He then turned to those colleagues sitting on the sparsely attended parliamentary benches, many of them younger than the veteran MP, and reminded them all that their careers could span much of those final two minutes. The ability to do anything about the climate emergency "is on our watch", he said. The 12 years in which the IPCC says deep and sustained emission reductions have to be achieved - Whitehead is far too precise and cognizant of the carbon budget detail to deploy the shorthand of '12 years left to save the world' - will stretch across the careers of many sitting MPs. As Whitehead reminded his colleagues, success or failure in the battle against climate disaster is on them.

How does that responsibility sit? Are MPs prepared to live up to the epoch-defining nature of the moment? Judging by yesterday's debate the jury is very much out.

For 90 minutes MPs from across the political spectrum provided a near perfect microcosm of the strengths and flaws of UK climate politics. It was in turn, ambitious, underpowered, focused, discursive, well-intentioned, neglected, consensual, partisan, innovative, tired, urgent and complacent, often all in the space of a few sentences.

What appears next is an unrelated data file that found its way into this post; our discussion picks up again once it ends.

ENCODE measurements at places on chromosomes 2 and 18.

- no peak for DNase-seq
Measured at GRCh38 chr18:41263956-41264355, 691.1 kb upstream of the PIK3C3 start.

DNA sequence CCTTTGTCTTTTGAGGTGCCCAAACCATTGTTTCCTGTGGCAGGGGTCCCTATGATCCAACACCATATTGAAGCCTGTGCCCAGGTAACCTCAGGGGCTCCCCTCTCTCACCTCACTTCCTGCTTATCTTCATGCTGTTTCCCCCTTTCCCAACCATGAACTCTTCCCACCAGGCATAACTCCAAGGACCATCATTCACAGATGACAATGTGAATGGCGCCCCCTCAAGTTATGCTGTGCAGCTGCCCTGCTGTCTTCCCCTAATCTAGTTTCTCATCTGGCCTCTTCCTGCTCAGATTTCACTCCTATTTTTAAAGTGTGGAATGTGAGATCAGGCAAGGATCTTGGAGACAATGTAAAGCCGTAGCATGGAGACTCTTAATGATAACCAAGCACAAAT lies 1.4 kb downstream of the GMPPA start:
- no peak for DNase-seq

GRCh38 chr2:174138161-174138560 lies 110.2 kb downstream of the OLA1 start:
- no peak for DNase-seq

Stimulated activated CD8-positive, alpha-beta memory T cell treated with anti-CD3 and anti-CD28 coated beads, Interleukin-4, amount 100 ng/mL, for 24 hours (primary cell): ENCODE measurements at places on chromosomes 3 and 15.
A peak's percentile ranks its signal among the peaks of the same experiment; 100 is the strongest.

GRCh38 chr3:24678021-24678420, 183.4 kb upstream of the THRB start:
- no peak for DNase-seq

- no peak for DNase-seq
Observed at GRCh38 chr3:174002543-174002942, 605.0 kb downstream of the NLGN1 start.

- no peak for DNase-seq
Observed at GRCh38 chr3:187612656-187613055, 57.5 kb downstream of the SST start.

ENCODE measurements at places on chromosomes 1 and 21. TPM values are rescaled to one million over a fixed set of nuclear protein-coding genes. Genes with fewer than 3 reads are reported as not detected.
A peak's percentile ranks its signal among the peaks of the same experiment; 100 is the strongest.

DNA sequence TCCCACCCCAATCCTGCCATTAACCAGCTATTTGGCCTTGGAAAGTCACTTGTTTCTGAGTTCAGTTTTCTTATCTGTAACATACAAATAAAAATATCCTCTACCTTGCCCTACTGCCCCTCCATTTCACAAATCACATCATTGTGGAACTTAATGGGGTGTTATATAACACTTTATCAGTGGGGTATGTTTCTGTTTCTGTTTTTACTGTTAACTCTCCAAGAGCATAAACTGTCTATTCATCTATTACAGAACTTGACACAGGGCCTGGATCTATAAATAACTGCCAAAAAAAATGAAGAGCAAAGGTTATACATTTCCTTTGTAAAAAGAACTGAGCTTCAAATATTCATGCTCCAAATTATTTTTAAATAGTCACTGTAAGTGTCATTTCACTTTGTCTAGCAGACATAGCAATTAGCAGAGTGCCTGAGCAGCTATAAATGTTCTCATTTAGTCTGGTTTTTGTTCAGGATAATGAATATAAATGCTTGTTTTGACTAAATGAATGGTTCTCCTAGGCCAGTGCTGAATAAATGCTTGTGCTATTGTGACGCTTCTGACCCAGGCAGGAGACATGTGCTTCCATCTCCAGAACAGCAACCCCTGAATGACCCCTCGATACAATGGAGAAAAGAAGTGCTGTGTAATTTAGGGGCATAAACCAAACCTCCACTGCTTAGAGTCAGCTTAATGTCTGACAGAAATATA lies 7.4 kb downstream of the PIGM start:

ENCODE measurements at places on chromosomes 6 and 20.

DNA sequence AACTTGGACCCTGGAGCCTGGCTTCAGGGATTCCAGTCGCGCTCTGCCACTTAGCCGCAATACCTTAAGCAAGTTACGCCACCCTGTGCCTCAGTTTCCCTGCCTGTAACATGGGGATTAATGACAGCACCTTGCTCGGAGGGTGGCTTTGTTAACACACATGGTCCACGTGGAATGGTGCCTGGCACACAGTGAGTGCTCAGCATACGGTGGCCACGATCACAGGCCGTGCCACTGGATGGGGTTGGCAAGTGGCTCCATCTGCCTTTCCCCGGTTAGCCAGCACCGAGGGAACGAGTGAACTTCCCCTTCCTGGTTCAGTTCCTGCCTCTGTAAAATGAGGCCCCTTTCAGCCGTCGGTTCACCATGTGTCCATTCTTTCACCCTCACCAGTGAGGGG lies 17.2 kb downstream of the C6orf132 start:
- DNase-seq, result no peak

First, the good news. There is a growing band of talented MPs who are fully aware of the scale of the climate crisis and hugely committed to building a net zero emission economy. As chair of the Environmental Audit Committee Mary Creagh observed: "When we are talking about climate we are talking about ourselves. We are conducting a vast experiment on the only system that supports our existence." Energy and Clean Growth Minister Claire Perry referred to the urgent need to avert a "climate catastrophe", acknowledging the UK had to meet the challenge of going "farther and faster" so that MPs can "look the next generation in the eye and say that 'we did what we had to do to protect our planet for your future".